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Veteran Advisor

Floor Talk December 11, 2020

At the close:

At the close, the March corn futures finished 2 1/4¢ higher at $4.23 3/4. May corn futures ended 2 1/4¢ higher at $4.26 1/2.

January soybean futures closed 7 3/4¢ higher at $11.60 3/4. March soybean futures closed 7 1/4¢ higher at $11.66.

March wheat futures finished 18¢ higher at $6.14 3/4.


Jan. soymeal futures closed $3.10 per short ton higher at $380.30.


Jan. soy oil futures closed 0.18 of a cent higher at 38.24¢ per pound.



In the outside markets, the NYMEX crude oil market is $0.19 per barrel lower (-0.41%) at $46.59. The U.S. dollar is higher, and the Dow Jones Industrials are 41 points higher (+0.14%) 30,040 points.

 

 

 

Britt O'Connell, ever.ag, says that grain markets continue to find comfort in the same ranges that were traded prior to USDA's WASDE report yesterday.

"The USDA failed to provide the bulls with any new stories and as we move into a time of year where historically we've been range bound it seems this year could be more of the same. Wheat has found itself back towards the top end of its range with Russia announcing, this morning, that it is contemplating an export tax, which would be designed to keep more wheat domestically and provide a higher degree of food security internally," O'Connell says.
She added, "Things to watch as we moved towards 2021 will be fund positioning. With the funds owning such massive longs in corn and soybeans, the question is will they be content to carry those into next year or are they looking to take profit on the 2020 books."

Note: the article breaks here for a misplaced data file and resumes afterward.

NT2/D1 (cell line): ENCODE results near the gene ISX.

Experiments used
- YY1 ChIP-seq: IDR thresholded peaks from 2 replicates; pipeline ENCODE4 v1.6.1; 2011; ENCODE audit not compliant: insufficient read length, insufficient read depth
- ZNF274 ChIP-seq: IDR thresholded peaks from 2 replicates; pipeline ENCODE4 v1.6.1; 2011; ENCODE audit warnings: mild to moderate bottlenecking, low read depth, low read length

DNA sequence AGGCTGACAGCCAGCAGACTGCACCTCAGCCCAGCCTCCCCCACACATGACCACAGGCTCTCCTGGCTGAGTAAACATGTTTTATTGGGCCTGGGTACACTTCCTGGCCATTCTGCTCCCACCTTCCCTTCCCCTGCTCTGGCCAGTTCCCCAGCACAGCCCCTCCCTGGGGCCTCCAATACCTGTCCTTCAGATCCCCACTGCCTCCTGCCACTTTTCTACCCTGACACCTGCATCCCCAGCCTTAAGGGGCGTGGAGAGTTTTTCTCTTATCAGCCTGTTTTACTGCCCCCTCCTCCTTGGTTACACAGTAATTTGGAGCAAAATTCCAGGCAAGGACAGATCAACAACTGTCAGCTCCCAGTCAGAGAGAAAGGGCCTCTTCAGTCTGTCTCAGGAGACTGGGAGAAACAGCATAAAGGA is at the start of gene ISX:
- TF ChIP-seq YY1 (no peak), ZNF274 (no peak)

Brazil has been receiving very timely rains in much of its growing regions while Argentina still remains largely dry, O'Connell says.

While CONAB has lowered Brazilian production expectations a mere .5 million metric tonnes, the USDA left that number untouched in this report.
"Record planted acres are going to serve as some buffer should yield be ratcheted down in the future. Soon, Northern Brazil will start to be able to more accurately estimate yields as we move into the flowering stage. This timeframe is much like our July/Aug rains in the U.S. and we know what that typically does for yields when we receive rains. The trade will keep a close eye on SA, but the weather pattern seems to be bringing more favorable rains to Brazil," O'Connell says.

 

Mike

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At midsession:

At midsession, the March corn futures are 1 3/4¢ higher at $4.23 3/4. May corn futures are 1 3/4¢ higher at $4.25.

January soybean futures are 8¢ higher at $11.60 3/4. March soybean futures are 7¢ higher at $11.65 1/2.

March wheat futures are 20 1/2¢ higher at $6.17 3/4.


Jan. soymeal futures are $2.40 per short ton higher at $379.60.


Jan. soy oil futures are 0.37 of a cent higher at 38.43¢ per pound.



In the outside markets, the NYMEX crude oil market is $0.11 per barrel lower (-0.24%) at $46.67. The U.S. dollar is higher, and the Dow Jones Industrials are 147 points lower (-0.49%) 29,852 points.

Mike

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At 9am:

 

Wheat market takes the lead role Friday.

 

Thanks,

 

Mike

 

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5 Replies
Veteran Advisor

All grain should be bout $1

Higher in the next months beans to the teens finally.   Corn say $5plus.  Wheat $7 plus  etc.. 

Senior Advisor

Re: All grain should be bout $1

Hopefully these markets hold on,  this winter,  and don't go away in the spring like we were told,   this

'' cold like '' virus would  - - -   

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Honored Advisor

Re: All grain should be bout $1

Spoiler
Demand and supply can be overcome by economic collapse.   Congress has over stimulated and borrowed us onto very thin ice.  
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Honored Advisor

Re: All grain should be bout $1

Spoiler
Demand and supply can be overcome by economic collapse.   Congress has over stimulated and borrowed us onto very thin ice.  

 

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Senior Advisor

Re: All grain should be bout $1

RE- DEFINING the word conservative,   along with a Presidential Signature on the documents  -  -  -

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